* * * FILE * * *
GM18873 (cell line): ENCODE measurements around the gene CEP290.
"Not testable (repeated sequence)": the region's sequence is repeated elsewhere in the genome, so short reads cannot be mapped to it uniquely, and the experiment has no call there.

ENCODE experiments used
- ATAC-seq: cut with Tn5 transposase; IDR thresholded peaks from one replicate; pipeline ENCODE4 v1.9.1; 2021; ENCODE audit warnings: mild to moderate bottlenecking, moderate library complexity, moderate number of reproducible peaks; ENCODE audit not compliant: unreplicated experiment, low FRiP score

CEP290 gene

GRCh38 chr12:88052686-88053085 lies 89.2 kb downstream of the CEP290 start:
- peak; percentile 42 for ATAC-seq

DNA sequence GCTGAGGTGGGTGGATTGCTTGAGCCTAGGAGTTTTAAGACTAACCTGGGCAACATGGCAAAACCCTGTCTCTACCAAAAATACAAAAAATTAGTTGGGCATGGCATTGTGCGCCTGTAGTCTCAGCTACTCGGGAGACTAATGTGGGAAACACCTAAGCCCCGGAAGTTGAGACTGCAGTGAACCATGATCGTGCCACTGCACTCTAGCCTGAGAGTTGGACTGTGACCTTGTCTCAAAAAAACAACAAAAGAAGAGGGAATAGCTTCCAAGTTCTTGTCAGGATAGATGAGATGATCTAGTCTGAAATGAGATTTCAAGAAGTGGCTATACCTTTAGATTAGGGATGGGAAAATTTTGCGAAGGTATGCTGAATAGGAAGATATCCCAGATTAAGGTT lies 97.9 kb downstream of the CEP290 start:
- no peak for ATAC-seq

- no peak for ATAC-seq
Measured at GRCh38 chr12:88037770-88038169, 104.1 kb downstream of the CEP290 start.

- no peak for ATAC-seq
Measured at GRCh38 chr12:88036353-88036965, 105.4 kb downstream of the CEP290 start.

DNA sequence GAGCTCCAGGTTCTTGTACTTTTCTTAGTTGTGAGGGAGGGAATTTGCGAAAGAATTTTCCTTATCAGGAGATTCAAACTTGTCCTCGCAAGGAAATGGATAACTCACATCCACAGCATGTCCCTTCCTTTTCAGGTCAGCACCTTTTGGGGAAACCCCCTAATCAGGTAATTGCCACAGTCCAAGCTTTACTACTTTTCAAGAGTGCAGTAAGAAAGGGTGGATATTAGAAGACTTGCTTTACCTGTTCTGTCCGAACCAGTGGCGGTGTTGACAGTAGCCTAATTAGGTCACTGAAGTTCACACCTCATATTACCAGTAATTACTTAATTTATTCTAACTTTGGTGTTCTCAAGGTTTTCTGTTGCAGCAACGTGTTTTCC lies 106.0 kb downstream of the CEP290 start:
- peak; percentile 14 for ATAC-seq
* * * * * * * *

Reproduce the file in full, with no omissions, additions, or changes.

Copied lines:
GM18873 (cell line): ENCODE measurements around the gene CEP290.
"Not testable (repeated sequence)": the region's sequence is repeated elsewhere in the genome, so short reads cannot be mapped to it uniquely, and the experiment has no call there.

ENCODE experiments used
- ATAC-seq: cut with Tn5 transposase; IDR thresholded peaks from one replicate; pipeline ENCODE4 v1.9.1; 2021; ENCODE audit warnings: mild to moderate bottlenecking, moderate library complexity, moderate number of reproducible peaks; ENCODE audit not compliant: unreplicated experiment, low FRiP score

CEP290 gene

GRCh38 chr12:88052686-88053085 lies 89.2 kb downstream of the CEP290 start:
- peak; percentile 42 for ATAC-seq

DNA sequence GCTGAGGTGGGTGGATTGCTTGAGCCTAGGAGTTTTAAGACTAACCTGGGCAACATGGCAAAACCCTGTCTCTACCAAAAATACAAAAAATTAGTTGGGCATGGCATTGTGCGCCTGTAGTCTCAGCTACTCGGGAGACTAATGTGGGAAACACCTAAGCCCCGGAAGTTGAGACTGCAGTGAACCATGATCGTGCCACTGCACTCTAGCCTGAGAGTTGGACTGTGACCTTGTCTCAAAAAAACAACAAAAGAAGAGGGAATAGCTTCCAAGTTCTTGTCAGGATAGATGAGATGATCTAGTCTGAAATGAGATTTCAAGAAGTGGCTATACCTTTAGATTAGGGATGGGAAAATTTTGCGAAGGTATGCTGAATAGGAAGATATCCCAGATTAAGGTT lies 97.9 kb downstream of the CEP290 start:
- no peak for ATAC-seq

- no peak for ATAC-seq
Measured at GRCh38 chr12:88037770-88038169, 104.1 kb downstream of the CEP290 start.

- no peak for ATAC-seq
Measured at GRCh38 chr12:88036353-88036965, 105.4 kb downstream of the CEP290 start.

DNA sequence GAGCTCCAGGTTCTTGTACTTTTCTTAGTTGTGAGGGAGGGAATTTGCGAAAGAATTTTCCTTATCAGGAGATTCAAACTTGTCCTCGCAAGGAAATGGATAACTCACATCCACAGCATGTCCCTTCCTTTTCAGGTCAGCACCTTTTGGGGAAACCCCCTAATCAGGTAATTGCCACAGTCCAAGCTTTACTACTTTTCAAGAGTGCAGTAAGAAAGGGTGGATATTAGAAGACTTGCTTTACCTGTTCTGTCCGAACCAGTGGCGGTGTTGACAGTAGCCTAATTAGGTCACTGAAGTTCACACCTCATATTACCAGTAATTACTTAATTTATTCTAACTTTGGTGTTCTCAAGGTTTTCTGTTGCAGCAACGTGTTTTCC lies 106.0 kb downstream of the CEP290 start:
- peak; percentile 14 for ATAC-seq